• Title
  • Performer
    The Barton Workshop
  • CD
    MDC 7803


JOHN CAGE EIGHT-TWO-ONE 4 The Number* pieces of John Cage are often exceptionally beautiful works. For the listener who has heard of John Cage as the “enfant terrible” of music, this may come as a surprise. Seen within the total of Cage’s work they are in fact, not exceptions –many, many of Cage’s works convey extraordinary beauty in a conventional musical sense. The Number pieces of John Cage are performed without a conductor. Each player is responsible for following his/her set of instructions, his/her individual part, performing within his/her individual time schema –indeed, Cage’s own brand of anarchy! Two sets of numbers located at the beginning and end of each activity or pitch module indicate the duration within which event/pitch must occur.

FIVE : Player 5 - [for Event #1] 0’00” - 0’45” [Music] 0’30” - 1’15”

0’00” - 0’45” would indicate that one begins the material/action within the boundaries of these time points.

0’30” - 1’15” would indicate that one stops the material/action within the boundaries of these time points.

Performance instructions in each of the Numbers pieces are similar to those in all of the others - but also contain slight differences. Most often, it is within these subtle differences that the very striking aspects of performances arises, aspects which most often distinguish not only each of the Numbers piece from the others but which also distinguish Cage’s music from that of nearly all other composers. For instance, in Eight, Cage wrote:

Intonation need not be agreed-upon.

The sentence suspends one of the continuous concerns of a musician performing in an ensemble – making their pitch “in-tune” with the pitches which are played immediately before or simultaneously with theirs. For the listener, it creates a shock of hearing pitches which are clearly not “in-tune” with these other pitches while raising a question about good or bad performance and indeed –is this music? In time, I think the listener begins to simply observe sounds occurring in time and noting some characteristics of one versus another, making no judgments per se but merely noting …. [similarities/differences?].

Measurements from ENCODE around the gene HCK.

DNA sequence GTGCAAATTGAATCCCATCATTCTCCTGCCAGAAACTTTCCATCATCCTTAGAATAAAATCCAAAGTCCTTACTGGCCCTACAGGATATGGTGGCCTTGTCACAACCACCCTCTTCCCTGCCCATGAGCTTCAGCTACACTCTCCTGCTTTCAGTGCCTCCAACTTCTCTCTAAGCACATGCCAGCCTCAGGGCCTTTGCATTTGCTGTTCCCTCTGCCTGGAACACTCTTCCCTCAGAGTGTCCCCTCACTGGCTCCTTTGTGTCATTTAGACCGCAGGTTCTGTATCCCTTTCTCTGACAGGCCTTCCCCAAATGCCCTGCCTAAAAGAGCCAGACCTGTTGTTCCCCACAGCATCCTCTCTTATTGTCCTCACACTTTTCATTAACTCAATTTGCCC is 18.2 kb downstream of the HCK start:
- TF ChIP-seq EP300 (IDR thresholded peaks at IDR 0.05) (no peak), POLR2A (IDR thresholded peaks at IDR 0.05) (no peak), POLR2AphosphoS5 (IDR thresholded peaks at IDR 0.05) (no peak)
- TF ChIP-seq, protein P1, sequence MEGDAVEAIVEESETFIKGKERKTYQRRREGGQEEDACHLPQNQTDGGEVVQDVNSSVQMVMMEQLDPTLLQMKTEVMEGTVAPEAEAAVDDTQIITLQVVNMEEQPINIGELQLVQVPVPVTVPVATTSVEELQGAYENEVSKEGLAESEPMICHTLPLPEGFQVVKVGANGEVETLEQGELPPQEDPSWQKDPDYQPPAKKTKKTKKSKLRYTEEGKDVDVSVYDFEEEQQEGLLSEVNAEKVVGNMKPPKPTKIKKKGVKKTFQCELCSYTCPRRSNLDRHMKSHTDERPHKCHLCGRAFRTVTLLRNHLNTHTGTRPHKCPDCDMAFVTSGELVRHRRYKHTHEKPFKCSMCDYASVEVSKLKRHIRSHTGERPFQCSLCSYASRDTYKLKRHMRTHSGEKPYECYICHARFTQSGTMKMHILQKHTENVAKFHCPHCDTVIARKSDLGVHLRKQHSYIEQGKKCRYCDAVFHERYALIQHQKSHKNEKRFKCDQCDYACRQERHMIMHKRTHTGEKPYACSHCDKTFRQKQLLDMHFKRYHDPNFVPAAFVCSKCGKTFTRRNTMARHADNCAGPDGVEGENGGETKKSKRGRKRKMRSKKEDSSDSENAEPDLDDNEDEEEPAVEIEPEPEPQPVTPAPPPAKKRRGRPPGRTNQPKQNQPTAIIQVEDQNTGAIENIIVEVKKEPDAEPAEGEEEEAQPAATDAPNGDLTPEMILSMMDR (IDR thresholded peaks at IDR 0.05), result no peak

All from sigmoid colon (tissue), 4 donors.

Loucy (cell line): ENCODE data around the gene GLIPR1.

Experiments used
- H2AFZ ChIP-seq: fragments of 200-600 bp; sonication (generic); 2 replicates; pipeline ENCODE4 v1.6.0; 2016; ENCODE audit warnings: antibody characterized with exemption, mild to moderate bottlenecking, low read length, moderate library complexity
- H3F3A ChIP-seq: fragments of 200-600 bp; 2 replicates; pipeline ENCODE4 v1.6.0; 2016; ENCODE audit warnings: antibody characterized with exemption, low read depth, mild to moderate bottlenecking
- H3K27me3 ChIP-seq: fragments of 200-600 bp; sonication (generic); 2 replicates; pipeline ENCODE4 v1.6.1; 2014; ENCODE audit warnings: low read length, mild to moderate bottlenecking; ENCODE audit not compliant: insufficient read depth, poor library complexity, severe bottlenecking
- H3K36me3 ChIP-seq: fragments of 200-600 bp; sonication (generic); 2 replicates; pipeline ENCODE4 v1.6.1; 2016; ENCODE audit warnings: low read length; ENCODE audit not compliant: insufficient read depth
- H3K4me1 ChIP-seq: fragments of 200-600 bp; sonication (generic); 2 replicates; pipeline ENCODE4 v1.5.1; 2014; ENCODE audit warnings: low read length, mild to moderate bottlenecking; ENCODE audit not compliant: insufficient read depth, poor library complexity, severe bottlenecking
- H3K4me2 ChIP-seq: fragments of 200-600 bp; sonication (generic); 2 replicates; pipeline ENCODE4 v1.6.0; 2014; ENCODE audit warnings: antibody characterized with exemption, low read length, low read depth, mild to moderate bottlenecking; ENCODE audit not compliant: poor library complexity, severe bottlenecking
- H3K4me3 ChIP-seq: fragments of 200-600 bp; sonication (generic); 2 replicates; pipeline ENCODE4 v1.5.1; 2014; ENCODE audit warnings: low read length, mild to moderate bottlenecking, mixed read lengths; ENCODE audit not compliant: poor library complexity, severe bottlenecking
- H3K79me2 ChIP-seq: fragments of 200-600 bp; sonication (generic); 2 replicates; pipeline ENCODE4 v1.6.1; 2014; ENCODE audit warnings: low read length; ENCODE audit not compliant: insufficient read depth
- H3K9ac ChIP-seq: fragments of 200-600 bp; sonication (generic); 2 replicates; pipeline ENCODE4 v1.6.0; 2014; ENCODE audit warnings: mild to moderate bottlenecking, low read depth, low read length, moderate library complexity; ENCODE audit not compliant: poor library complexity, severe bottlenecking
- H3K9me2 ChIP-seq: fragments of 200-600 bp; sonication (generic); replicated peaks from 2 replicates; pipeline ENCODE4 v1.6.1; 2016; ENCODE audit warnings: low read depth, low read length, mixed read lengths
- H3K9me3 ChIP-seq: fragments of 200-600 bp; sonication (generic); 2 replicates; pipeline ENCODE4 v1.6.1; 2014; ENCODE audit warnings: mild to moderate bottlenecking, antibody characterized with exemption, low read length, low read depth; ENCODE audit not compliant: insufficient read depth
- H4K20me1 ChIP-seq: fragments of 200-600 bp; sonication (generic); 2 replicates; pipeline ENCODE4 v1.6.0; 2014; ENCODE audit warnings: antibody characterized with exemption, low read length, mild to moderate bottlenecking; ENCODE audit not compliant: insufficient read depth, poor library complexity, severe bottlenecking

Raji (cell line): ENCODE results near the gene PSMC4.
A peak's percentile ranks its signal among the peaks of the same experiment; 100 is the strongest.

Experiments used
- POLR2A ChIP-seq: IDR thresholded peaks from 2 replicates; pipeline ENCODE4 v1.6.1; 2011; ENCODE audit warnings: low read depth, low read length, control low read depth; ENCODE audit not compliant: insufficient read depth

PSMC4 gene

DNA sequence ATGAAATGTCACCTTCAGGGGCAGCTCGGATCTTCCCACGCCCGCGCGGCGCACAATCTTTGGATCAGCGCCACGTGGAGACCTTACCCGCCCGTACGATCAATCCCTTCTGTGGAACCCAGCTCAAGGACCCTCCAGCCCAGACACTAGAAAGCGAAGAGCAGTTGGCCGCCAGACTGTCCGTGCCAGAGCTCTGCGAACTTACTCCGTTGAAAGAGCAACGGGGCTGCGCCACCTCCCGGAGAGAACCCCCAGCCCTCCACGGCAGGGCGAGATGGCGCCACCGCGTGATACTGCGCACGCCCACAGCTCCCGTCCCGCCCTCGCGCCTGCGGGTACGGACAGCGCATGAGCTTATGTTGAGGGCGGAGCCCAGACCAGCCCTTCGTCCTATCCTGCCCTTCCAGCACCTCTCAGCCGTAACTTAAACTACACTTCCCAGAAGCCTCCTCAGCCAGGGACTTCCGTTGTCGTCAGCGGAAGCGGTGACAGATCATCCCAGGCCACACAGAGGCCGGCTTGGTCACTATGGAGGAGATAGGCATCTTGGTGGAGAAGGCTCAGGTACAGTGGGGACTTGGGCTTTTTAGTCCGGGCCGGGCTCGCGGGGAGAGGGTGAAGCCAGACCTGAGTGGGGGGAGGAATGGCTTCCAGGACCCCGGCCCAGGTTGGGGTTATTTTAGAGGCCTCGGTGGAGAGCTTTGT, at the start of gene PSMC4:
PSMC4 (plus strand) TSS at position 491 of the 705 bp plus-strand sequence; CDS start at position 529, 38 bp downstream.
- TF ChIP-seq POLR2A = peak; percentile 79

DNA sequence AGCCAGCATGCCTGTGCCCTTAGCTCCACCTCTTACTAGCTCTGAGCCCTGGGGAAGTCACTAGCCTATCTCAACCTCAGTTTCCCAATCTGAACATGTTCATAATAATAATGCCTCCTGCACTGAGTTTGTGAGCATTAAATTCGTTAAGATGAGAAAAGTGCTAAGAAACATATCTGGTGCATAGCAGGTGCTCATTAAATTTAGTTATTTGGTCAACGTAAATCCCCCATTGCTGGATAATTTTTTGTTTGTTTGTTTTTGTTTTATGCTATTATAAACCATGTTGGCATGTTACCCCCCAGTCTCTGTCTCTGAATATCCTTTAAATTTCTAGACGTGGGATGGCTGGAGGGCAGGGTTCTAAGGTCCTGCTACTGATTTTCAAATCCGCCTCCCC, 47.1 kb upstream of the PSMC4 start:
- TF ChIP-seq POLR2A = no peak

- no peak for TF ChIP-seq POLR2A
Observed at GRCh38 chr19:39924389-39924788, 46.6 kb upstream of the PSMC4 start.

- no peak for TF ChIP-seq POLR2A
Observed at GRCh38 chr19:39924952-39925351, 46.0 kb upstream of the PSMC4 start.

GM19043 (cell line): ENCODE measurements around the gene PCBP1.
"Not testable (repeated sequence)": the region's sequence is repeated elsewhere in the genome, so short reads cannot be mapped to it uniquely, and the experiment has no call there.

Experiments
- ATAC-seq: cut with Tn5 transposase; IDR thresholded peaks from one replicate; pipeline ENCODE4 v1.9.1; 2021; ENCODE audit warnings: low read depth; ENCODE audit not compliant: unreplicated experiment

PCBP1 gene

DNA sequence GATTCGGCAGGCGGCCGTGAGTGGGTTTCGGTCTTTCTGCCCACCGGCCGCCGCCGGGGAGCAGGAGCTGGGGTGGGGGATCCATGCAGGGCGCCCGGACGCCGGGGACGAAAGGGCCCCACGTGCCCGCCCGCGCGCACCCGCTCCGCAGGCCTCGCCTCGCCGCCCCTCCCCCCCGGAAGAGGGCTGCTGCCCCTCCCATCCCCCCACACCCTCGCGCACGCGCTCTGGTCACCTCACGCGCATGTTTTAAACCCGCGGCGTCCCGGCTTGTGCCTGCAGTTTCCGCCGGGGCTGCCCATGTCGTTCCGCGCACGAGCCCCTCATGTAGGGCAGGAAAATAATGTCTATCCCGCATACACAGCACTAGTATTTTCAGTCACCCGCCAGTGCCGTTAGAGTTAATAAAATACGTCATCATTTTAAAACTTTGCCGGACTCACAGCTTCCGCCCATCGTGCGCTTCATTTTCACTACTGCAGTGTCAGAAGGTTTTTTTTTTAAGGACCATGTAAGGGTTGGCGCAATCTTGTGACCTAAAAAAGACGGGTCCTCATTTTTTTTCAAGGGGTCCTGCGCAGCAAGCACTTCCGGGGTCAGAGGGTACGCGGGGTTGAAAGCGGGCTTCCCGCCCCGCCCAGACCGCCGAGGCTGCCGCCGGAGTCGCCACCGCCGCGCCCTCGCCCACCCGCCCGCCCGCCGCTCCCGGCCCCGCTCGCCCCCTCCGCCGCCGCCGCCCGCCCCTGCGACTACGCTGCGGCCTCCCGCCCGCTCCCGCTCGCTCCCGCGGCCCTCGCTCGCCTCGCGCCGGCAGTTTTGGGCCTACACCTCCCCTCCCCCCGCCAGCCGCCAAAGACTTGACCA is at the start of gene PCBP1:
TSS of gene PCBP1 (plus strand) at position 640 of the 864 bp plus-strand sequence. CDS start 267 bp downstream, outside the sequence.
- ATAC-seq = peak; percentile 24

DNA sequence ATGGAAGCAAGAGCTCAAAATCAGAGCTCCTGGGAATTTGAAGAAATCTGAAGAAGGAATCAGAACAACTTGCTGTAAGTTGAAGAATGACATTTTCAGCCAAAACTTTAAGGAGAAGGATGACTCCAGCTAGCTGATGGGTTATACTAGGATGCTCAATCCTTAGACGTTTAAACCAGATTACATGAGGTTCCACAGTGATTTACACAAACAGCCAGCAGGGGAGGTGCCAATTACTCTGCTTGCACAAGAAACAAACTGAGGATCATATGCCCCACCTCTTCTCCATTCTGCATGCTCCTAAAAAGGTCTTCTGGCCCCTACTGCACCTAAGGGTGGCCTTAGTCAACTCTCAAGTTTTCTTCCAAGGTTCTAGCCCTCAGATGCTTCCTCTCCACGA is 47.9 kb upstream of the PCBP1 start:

In a sense, all of Cage’s Number pieces form a single work with many different parts (or “movements” in conventional terms). In this instance, each “movement” has a different instrumentation but the new movement/piece is nevertheless related to all others in the series just as in earlier music – suites, for instance – differing dance styles were utilized for each movement to nonetheless create a totality. In a suite, however, the instrumentation was always constant. For me, in the Number pieces, the interest for a listener seems to reside, long term, in beginning to appreciate the subtle difference of character, choices and organization within — and between — each of these works. The sensibility is the same as viewing/ knowing a series of prints by a visual artist – there is an understanding of the whole series but also an appreciation of the variation within each single print with respect to the others.

I would like to quote the final paragraph from James Pritchett’s marvelous book wherein he concludes about the Number* pieces : “These works are so beautiful because they return to John Cage’s compositional strengths: concentration, spaciousness, simplicity. Because each bracket contains a single sound, there is an intensity to each and every note, a focused concentration to every event. Nothing here is “filler,” every note is meant deeply. The silence surrounding the sounds is crucial: it provides both the floating quality of the time brackets and the spaciousness that Cage loved and had sought out ever since the Concerto for Prepared Piano. Finally, because the materials are so simple – single long tones – the relationships among them can arise of themselves, can spring forth from silence. The music is effortless and transparent. These are all qualities found in some of Cage’s most inspired music over the course of his sixty year career as a composer: